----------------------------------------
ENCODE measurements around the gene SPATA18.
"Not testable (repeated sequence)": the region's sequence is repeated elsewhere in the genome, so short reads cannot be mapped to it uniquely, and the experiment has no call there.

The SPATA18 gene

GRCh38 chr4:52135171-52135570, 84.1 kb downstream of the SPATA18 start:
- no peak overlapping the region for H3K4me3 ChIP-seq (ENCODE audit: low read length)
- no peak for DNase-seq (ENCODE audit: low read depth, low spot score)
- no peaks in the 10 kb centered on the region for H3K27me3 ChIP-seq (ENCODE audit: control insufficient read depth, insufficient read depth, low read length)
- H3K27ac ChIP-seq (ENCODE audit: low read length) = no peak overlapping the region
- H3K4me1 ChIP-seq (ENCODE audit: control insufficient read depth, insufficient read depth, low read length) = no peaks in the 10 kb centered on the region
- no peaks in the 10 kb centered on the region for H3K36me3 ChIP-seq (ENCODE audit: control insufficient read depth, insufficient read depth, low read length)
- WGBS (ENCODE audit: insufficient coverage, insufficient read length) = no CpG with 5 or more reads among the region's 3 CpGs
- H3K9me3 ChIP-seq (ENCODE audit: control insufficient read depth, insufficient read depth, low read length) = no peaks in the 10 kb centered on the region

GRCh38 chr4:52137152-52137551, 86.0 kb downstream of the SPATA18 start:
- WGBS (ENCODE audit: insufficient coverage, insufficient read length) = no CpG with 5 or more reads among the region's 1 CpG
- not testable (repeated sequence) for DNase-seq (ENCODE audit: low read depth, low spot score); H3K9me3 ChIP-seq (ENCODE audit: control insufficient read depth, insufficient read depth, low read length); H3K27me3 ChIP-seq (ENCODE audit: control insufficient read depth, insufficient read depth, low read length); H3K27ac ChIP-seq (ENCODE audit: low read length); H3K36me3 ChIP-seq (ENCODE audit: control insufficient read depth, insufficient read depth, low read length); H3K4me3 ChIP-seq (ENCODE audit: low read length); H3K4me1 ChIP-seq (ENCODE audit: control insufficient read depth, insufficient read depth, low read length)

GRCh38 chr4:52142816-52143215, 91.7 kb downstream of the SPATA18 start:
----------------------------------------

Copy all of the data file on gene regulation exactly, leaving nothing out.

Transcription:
ENCODE measurements around the gene SPATA18.
"Not testable (repeated sequence)": the region's sequence is repeated elsewhere in the genome, so short reads cannot be mapped to it uniquely, and the experiment has no call there.

The SPATA18 gene

GRCh38 chr4:52135171-52135570, 84.1 kb downstream of the SPATA18 start:
- no peak overlapping the region for H3K4me3 ChIP-seq (ENCODE audit: low read length)
- no peak for DNase-seq (ENCODE audit: low read depth, low spot score)
- no peaks in the 10 kb centered on the region for H3K27me3 ChIP-seq (ENCODE audit: control insufficient read depth, insufficient read depth, low read length)
- H3K27ac ChIP-seq (ENCODE audit: low read length) = no peak overlapping the region
- H3K4me1 ChIP-seq (ENCODE audit: control insufficient read depth, insufficient read depth, low read length) = no peaks in the 10 kb centered on the region
- no peaks in the 10 kb centered on the region for H3K36me3 ChIP-seq (ENCODE audit: control insufficient read depth, insufficient read depth, low read length)
- WGBS (ENCODE audit: insufficient coverage, insufficient read length) = no CpG with 5 or more reads among the region's 3 CpGs
- H3K9me3 ChIP-seq (ENCODE audit: control insufficient read depth, insufficient read depth, low read length) = no peaks in the 10 kb centered on the region

GRCh38 chr4:52137152-52137551, 86.0 kb downstream of the SPATA18 start:
- WGBS (ENCODE audit: insufficient coverage, insufficient read length) = no CpG with 5 or more reads among the region's 1 CpG
- not testable (repeated sequence) for DNase-seq (ENCODE audit: low read depth, low spot score); H3K9me3 ChIP-seq (ENCODE audit: control insufficient read depth, insufficient read depth, low read length); H3K27me3 ChIP-seq (ENCODE audit: control insufficient read depth, insufficient read depth, low read length); H3K27ac ChIP-seq (ENCODE audit: low read length); H3K36me3 ChIP-seq (ENCODE audit: control insufficient read depth, insufficient read depth, low read length); H3K4me3 ChIP-seq (ENCODE audit: low read length); H3K4me1 ChIP-seq (ENCODE audit: control insufficient read depth, insufficient read depth, low read length)

GRCh38 chr4:52142816-52143215, 91.7 kb downstream of the SPATA18 start: